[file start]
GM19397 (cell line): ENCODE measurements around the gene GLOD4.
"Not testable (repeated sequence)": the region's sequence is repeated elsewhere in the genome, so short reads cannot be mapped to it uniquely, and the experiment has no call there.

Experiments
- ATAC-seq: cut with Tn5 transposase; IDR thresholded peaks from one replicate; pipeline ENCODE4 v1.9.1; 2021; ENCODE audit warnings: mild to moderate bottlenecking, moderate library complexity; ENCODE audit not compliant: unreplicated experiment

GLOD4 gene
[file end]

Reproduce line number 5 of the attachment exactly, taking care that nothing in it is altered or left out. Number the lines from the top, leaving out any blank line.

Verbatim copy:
GLOD4 gene